Saturday, July 7, 2007

Please Make Me Shut Up Please

Cliff’s Edge patio with the writer daughter of writer daughter of Hollywood legend whose mother has written revealing purgative memoirs which have, while I for some reason defended them, caused pain and family crumble. One of my first published essays caused a rift that still hasn’t really healed in my own family. And every word was true and it was a wonderful piece and one I am proud to have written, but one I would write differently, Rashomon-like, now.
I have already mailed letters to my kids at camp where I will be driving them on Tuesday. My mother used make sure a letter met my arrival and there were letters which made me laugh every day but Sunday. I’d send sweet and funny notes home, every one of which she has saved and is now moldering in my garage, waiting for me to take on the correspondence of my youth.

Himself and I met via a lonely howl and a letter that made me laugh. This is the longest we have been separated and while I bet it’s using a lot of power, I keep the laptop logged on pretty much all the time, waiting for "You’ve Got Mail". Yes, I am an AOL cretin. Fuck you all with your g-mail accounts which don’t play media files and your MACs which crash and can’t play Lauchcast Radio and make the Budget website look like it was designed in a sheltered workshop.

Himself and I are communicating via e-mail as we are far apart and these are trying times.
I have in the past few days scrawled "quiet" in my notebook again and again, Bart Simpson at the chalk board, admonishing myself to shut the fuck up. The truth is beautiful but the truth causes so much pain. Himself’s interest in things Irish has long been fueled by him knowing that his birth mother was an Irish native. His adoptive parents were good Irish Americans but to my knowledge had no attachment to, nor curiosity about the Emerald Isle. The "it" of the Irishness is transparent and many years have been spent in painstaking research, here and in Dublin town hall, tracing his heritage back many generations and actually visiting family farmland in Galway.

Intensive snooping around revealed that a second cousin was a Dublin mover and shaker. I asked Himself if I might contact her on his behalf and he assented and forwarded me all of his genealogical research. I sent her a carefully written e-mail and attached his family research and itinerary for this trip.

My husband is studying Irish language at Ghleann Cholm Chille on the rugged craggy coast of Donegal, a gorgeous spot where he lives spartanly, but as an introvert and craver of quiet and new to spoken Irish, the pressure to interact so much and drink in this odd sounding language must be daunting. Every minute of it is a tribute to the birth mother he has longed to know.
I received an e-mail from Dublin confirming that I had indeed contacted Himself’s 2nd cousin. The cousin had contacted the birth mother after receiving my e-mail. After giving the matter some thought, the birth mother decided she wished no contact with John and requested that the rest of the large family have none either. In fear the letter from the birth mother might precede it, I forwarded off this note to be read in Donegal.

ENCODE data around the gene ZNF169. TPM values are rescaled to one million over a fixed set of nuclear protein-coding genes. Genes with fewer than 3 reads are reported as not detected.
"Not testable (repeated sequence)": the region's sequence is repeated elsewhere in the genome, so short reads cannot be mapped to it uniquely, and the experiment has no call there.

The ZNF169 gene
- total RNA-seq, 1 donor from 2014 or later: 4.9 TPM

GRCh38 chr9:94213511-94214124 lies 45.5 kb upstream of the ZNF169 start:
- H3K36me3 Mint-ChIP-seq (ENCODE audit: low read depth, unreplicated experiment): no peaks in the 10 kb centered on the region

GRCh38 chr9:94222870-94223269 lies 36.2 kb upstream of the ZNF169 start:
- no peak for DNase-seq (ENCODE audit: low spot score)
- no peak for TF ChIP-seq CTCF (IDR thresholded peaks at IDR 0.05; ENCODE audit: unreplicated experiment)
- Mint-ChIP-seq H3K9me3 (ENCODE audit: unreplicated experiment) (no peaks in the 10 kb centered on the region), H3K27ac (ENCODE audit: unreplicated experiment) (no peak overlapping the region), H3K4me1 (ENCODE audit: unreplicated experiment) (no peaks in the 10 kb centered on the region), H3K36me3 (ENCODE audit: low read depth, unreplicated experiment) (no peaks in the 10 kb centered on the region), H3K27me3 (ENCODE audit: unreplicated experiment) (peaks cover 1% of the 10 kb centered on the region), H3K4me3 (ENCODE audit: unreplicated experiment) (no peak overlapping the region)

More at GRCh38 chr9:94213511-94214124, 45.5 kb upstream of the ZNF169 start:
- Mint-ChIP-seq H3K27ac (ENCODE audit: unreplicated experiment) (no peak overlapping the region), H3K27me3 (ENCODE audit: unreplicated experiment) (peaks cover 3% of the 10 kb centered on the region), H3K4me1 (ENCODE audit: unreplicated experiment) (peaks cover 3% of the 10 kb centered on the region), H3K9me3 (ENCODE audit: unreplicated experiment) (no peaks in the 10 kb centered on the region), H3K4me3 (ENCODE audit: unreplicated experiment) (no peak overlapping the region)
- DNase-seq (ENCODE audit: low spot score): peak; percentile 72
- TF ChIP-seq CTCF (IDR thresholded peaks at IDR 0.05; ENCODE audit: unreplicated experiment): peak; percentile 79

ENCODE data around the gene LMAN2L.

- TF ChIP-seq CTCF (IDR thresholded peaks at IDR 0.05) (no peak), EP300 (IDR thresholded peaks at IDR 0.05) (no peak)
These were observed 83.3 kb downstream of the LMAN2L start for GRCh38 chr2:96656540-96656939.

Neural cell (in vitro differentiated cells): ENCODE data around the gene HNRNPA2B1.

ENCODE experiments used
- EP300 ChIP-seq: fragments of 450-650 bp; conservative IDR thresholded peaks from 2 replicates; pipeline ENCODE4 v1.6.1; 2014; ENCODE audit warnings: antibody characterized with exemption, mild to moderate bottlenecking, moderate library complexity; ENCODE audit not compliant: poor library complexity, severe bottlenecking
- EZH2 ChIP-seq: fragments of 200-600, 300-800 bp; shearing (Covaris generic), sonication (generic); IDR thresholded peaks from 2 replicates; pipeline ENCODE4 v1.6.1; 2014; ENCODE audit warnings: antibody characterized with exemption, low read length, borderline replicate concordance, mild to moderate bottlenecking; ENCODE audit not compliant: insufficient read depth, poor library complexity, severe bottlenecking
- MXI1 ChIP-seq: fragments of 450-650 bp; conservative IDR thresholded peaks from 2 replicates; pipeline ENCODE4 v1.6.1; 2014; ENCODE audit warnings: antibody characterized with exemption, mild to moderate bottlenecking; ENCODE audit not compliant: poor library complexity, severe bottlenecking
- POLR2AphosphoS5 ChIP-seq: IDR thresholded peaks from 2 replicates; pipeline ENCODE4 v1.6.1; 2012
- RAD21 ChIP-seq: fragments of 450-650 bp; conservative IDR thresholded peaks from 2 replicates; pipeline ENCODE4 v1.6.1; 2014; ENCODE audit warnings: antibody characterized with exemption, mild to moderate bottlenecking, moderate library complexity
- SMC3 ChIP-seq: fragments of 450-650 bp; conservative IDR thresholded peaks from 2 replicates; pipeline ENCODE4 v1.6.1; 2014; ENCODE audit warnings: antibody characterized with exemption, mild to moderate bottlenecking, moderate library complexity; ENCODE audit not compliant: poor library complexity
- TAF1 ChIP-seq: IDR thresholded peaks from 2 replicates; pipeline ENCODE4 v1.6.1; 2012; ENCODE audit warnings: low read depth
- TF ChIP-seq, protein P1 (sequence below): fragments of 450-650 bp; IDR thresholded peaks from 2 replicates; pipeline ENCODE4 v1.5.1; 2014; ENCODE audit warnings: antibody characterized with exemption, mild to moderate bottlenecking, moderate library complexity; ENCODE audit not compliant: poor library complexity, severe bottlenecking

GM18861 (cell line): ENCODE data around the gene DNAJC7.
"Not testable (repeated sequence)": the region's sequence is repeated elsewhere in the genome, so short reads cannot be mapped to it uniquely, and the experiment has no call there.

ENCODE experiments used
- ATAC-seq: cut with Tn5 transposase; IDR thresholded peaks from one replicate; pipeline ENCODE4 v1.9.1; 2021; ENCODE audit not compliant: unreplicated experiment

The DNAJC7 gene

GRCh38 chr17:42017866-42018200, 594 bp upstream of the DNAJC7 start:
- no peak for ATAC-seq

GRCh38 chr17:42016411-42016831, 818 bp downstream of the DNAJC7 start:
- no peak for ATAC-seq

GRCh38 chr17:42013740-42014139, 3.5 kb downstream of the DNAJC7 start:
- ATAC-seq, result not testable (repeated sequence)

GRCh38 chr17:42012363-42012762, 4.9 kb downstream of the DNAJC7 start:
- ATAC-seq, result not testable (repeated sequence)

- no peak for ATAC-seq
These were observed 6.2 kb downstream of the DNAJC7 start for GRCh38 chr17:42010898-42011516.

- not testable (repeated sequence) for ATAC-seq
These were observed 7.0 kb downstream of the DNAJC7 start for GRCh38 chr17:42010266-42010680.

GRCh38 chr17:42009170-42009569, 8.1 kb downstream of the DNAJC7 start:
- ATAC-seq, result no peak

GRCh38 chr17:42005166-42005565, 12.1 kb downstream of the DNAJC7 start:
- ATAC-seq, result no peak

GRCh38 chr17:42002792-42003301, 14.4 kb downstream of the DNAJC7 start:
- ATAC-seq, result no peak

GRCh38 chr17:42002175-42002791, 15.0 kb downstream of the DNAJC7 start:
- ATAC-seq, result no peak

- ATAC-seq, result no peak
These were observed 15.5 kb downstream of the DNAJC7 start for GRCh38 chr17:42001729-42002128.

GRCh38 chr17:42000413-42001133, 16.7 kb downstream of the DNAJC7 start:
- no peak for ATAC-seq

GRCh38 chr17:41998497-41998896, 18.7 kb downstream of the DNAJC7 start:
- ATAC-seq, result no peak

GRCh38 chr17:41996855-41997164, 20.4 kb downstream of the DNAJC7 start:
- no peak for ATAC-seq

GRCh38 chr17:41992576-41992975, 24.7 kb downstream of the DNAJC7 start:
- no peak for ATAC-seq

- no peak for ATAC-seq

I wrote in truth because I wanted to give my beloved the mother he so yearned to know. He just wouldn’t listen to me telling him that knowing your birth parents can be overrated. I wanted to be a hero to my husband and make him love me more but instead I have brought grief and shame.

There is a silver lining and that will be given equal time in my next installment here but for now, I didn’t light shabbat candles for myself last night and felt undeserving of them. I let myself be alone and lonely and prayed my husband return from a month of trial and tragedy and magic to a better place and a better wife.
Namaste, and shabbat shalom, really and deservedly

1 comment:

Cari said...

Actually this is for John:

As an adoptee, I understand the holes in life that are created by not knowing the actual people who brought us into life. I don't know how devastated I would feel if Sheri chose not to meet me when I contacted the agency I was adopted through.

I am so, so, so sorry your birth mother has decided to keep the door closed to you at this time. I say "at this time", because she may change her mind in the future. I'm sure it was a difficult decision for her to put you up for adoption in the first place. She probably agonised her whole pregnancy, and yet for who knows how many years afterwards. If she makes the decision to meet you, I'm sure it will take time for her to process such an emotional event. You may have to let go of the dream for now, but later on, you may be surprised. Remember, though, it has NOTHING to do with who you are, your character or accomplishments. It's her loss, as she will not know her grandsons or her daughter-in-law. And in those people you have something much more precious than you know...and bear in mind, my birth grandmother was Dell...
nuff said.